When the inhabitants of Scotland voted three months ago to remain part of the United Kingdom, their decision preserved not only a 307-year-old union with England and Wales but also two sites of crucial strategic importance. Read More
The U.K. Royal Navy plans to relocate two Trafalgar-class nuclear attack boats (SSN) from the Southern England to the service’s primary submarine base in Scotland, the U.K. Ministry of Defense (MoD) announced last week. Read More
The heart of the United Kingdom’s nuclear submarine enterprise could be cut out if Scotland leaves the U.K. in Thursday’s referendum on Scottish independence, British leaders have warned repeatedly over the last several months.
Scots voting “Yes” for independence say they’re happy to see the subs go. Read More
As a flotilla of naval vessels from around the world participates in the Rim of the Pacific Exercise (RIMPAC) to sustain relationships in the maritime community, a century ago this week international navies converged for a remarkably different occasion—to drink the last of the U.S. Navy’s supply of alcohol. Read More
The British Royal Navy decommissioned HMS Tireless (S88), its oldest nuclear attack submarines, on Thursday in Plymouth, England. Read More
The U.K. Ministry of Defense has published the first images of it’s next-generation nuclear ballistic missile submarine (SSBN) — Successor-class as well as announced 79 million pounds ($129 million) in new contract awards. Read More
BAE Systems will close its shipyard operations in Portsmouth, U.K. in 2014 ending a tradition of 500 years of shipbuilding in region, the company announced on Wednesday. Read More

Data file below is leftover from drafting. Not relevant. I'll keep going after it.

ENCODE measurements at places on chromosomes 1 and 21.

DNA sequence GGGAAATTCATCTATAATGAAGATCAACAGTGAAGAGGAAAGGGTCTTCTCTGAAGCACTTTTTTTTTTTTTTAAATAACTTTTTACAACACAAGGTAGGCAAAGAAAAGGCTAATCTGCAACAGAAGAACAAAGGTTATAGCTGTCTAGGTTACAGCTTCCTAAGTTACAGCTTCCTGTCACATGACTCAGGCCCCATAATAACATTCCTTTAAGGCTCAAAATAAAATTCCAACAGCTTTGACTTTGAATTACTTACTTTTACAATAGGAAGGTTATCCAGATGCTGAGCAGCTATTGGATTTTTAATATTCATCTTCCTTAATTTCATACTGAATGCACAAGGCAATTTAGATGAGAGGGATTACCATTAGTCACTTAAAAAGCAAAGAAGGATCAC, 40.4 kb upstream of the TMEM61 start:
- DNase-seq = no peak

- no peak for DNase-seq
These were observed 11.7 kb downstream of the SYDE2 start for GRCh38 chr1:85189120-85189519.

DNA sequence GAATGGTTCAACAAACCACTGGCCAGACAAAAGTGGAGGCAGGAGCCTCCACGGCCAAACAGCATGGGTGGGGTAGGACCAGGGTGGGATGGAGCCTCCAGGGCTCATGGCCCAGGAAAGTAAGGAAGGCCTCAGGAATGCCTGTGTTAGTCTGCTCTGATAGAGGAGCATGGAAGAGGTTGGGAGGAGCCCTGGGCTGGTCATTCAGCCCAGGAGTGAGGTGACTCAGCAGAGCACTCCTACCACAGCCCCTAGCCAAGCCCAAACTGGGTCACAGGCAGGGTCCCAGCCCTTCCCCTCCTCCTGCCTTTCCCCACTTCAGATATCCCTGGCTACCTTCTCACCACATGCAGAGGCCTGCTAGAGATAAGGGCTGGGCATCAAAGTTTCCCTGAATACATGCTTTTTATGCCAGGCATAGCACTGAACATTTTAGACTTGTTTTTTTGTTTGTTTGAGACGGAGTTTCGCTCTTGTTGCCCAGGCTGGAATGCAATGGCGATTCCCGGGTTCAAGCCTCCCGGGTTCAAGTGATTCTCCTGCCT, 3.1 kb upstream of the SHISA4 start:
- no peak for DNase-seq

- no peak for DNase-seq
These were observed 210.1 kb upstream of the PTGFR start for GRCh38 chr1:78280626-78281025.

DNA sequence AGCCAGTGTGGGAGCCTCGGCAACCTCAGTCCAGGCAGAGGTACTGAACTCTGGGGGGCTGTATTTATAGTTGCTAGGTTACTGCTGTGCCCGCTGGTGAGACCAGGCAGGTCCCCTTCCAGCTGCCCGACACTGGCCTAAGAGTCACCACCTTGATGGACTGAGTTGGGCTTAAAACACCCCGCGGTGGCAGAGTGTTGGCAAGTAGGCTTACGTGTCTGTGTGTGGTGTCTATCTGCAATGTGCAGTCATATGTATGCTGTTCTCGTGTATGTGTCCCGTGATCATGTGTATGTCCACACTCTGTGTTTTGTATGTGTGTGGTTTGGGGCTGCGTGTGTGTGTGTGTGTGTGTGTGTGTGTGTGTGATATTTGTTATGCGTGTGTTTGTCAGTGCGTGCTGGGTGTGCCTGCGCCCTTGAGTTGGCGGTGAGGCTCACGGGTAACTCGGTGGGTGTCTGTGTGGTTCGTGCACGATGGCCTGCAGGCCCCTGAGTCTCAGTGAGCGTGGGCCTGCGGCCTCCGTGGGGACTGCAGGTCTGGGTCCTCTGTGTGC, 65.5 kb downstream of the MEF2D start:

The death of Admiral John “Sandy” Woodward, Royal Navy, at age 81 on 4 August 2013 witnessed the passing of the Royal Navy’s most distinguished fighting admiral since World War II. He became the right rear admiral in the right place at the right time when Argentina invaded the Falkland Islands on 2 April 1982. His whole career had prepared him for the daunting responsibility of retaking the islands, roughly 8,000 miles from the British Isles. Read More
Naval History Magazine, January 2013
After more than five exhausting years of global conflict, the British Commonwealth organized a powerful modern fleet that fought as equal partners with the U.S. Navy in the late stages of the Pacific war.
For the Royal Navy, the end seemed to come quickly in the Pacific war. Less than three days after the conflict’s outbreak, Japanese aircraft attacked and sank the most powerful British warships in Far Eastern waters, the modern battleship Prince of Wales and the battlecruiser Repulse . Their loss, followed within a couple of months by the capture of the naval bases in Hong Kong and Singapore, effectively drove the British navy out of the Pacific.
But the Royal Navy—in the form of the British Pacific Fleet (BPF)—returned to make a major contribution in 1945 to the defeat of Japan. The BPF, its vital bases, and logistical support organization did not exist until late 1944, but eight months later, the fleet had become the most powerful deployed force in the history of the Royal Navy.
The BPF did not begin to come into focus until the August 1943 Quadrant Conference of Allied leaders in Quebec. Agreement was reached that greater priority should be given to the Pacific war, while retaining the “Germany first” principle. But for much of 1944, Prime Minister Winston Churchill and the British Chiefs of Staff argued over how best to implement the decisions.